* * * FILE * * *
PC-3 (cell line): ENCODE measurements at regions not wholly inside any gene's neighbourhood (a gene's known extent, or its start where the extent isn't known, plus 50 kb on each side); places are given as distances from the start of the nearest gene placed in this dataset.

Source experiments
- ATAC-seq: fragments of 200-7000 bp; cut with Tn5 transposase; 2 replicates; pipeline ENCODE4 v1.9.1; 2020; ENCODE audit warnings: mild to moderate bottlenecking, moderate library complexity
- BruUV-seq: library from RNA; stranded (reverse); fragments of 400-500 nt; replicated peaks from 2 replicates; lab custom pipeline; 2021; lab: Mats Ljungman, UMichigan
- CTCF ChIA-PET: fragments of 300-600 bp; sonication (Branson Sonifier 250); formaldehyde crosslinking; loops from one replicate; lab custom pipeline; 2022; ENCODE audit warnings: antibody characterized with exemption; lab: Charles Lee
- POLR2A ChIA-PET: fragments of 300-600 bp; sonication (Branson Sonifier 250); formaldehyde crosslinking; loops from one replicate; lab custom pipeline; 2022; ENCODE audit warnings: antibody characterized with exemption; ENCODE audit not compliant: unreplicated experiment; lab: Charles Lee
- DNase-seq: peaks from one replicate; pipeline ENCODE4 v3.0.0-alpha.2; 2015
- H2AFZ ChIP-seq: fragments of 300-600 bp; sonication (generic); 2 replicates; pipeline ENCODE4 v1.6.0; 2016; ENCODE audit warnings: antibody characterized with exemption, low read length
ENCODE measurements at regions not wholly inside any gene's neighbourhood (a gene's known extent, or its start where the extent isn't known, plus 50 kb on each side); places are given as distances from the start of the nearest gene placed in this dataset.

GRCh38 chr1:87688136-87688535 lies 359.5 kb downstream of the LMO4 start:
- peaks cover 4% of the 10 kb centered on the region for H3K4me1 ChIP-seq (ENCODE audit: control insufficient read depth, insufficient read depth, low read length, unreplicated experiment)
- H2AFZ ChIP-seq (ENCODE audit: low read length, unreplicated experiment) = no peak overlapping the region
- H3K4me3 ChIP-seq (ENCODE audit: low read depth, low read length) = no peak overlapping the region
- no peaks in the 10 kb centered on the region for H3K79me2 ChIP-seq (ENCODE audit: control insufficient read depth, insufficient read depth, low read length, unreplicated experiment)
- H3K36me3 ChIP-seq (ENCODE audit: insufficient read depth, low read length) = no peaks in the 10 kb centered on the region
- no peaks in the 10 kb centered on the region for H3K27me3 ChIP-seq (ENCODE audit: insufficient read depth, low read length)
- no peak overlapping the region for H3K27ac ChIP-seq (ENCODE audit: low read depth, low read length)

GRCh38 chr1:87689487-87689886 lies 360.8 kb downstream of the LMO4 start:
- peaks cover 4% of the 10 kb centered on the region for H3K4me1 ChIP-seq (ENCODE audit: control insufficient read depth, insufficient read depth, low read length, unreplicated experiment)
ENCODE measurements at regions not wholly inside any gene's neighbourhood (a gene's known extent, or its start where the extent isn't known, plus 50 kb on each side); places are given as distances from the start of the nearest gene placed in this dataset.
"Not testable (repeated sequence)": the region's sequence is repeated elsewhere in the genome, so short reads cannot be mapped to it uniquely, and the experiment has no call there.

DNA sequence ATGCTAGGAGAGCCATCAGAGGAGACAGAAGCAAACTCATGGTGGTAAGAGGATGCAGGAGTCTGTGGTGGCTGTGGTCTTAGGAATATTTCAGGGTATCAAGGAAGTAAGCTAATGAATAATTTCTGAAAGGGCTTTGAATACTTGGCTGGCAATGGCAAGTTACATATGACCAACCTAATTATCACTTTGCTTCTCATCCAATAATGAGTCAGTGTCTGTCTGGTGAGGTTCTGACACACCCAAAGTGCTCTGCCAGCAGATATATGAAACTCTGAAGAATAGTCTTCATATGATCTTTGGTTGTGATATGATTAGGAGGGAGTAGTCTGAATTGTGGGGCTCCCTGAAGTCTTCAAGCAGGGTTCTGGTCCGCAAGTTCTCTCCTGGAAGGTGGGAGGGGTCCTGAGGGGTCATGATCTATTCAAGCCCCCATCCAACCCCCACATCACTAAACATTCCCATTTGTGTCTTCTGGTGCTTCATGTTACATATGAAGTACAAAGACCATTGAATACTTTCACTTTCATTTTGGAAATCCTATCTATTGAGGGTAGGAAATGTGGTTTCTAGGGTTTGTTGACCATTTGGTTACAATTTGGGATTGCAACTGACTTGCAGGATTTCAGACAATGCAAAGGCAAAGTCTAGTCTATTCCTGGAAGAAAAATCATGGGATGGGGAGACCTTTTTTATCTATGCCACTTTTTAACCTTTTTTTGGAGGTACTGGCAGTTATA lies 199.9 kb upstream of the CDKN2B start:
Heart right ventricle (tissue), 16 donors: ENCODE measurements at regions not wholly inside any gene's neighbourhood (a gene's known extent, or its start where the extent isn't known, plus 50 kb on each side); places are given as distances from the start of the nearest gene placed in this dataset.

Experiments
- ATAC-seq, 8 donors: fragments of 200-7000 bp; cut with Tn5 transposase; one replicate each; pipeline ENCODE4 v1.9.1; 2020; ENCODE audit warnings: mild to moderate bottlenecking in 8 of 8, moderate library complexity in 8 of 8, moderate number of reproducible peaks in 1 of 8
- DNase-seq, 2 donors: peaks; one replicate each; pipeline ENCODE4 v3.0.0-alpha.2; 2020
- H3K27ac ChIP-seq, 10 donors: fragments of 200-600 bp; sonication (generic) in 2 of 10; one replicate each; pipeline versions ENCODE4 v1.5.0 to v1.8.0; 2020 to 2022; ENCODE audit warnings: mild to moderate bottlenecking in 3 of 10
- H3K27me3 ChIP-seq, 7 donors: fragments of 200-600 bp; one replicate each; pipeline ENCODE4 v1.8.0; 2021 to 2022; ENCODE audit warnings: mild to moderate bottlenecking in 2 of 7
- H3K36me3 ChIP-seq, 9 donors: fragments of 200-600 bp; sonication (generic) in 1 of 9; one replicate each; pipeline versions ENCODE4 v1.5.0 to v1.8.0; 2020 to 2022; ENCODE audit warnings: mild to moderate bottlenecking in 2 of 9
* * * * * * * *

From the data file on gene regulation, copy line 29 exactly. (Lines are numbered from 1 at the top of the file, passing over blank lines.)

- H3K36me3 ChIP-seq, 9 donors: fragments of 200-600 bp; sonication (generic) in 1 of 9; one replicate each; pipeline versions ENCODE4 v1.5.0 to v1.8.0; 2020 to 2022; ENCODE audit warnings: mild to moderate bottlenecking in 2 of 9